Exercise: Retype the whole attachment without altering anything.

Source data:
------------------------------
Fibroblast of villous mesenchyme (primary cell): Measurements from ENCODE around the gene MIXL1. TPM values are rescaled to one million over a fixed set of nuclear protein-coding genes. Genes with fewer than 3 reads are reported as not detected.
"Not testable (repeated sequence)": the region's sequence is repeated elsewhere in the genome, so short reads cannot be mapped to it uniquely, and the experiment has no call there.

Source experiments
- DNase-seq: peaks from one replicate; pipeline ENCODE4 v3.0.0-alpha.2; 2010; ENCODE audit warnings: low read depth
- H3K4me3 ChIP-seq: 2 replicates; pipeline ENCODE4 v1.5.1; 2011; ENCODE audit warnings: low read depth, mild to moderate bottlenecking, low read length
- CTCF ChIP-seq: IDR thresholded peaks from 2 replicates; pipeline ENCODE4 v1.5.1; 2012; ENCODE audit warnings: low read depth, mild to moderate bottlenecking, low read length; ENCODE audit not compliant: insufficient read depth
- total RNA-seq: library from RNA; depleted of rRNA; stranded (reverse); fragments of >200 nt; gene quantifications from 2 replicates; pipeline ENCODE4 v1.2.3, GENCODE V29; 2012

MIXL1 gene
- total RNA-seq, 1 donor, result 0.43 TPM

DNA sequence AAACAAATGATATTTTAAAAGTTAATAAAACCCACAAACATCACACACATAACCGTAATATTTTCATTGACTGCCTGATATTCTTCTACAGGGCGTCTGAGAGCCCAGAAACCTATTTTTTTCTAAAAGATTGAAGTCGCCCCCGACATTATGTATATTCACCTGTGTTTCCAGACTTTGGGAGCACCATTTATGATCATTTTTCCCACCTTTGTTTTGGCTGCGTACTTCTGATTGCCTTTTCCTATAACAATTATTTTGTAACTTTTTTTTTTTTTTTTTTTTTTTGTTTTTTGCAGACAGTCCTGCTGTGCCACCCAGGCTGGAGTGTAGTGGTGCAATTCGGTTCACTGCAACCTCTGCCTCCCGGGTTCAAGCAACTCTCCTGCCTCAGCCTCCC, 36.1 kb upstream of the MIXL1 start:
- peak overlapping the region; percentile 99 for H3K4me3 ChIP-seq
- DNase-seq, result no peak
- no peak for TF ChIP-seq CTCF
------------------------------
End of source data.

Fibroblast of villous mesenchyme (primary cell): Measurements from ENCODE around the gene MIXL1. TPM values are rescaled to one million over a fixed set of nuclear protein-coding genes. Genes with fewer than 3 reads are reported as not detected.
"Not testable (repeated sequence)": the region's sequence is repeated elsewhere in the genome, so short reads cannot be mapped to it uniquely, and the experiment has no call there.

Source experiments
- DNase-seq: peaks from one replicate; pipeline ENCODE4 v3.0.0-alpha.2; 2010; ENCODE audit warnings: low read depth
- H3K4me3 ChIP-seq: 2 replicates; pipeline ENCODE4 v1.5.1; 2011; ENCODE audit warnings: low read depth, mild to moderate bottlenecking, low read length
- CTCF ChIP-seq: IDR thresholded peaks from 2 replicates; pipeline ENCODE4 v1.5.1; 2012; ENCODE audit warnings: low read depth, mild to moderate bottlenecking, low read length; ENCODE audit not compliant: insufficient read depth
- total RNA-seq: library from RNA; depleted of rRNA; stranded (reverse); fragments of >200 nt; gene quantifications from 2 replicates; pipeline ENCODE4 v1.2.3, GENCODE V29; 2012

MIXL1 gene
- total RNA-seq, 1 donor, result 0.43 TPM

DNA sequence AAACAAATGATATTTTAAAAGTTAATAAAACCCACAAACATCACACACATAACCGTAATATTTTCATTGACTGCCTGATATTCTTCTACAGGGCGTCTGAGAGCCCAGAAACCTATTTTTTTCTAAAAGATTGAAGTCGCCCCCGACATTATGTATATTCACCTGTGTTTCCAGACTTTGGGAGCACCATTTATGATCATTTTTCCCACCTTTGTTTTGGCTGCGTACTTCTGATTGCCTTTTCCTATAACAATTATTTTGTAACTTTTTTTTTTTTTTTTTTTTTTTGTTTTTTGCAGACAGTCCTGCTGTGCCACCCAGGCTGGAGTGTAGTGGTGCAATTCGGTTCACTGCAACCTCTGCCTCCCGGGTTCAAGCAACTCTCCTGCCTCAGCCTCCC, 36.1 kb upstream of the MIXL1 start:
- peak overlapping the region; percentile 99 for H3K4me3 ChIP-seq
- DNase-seq, result no peak
- no peak for TF ChIP-seq CTCF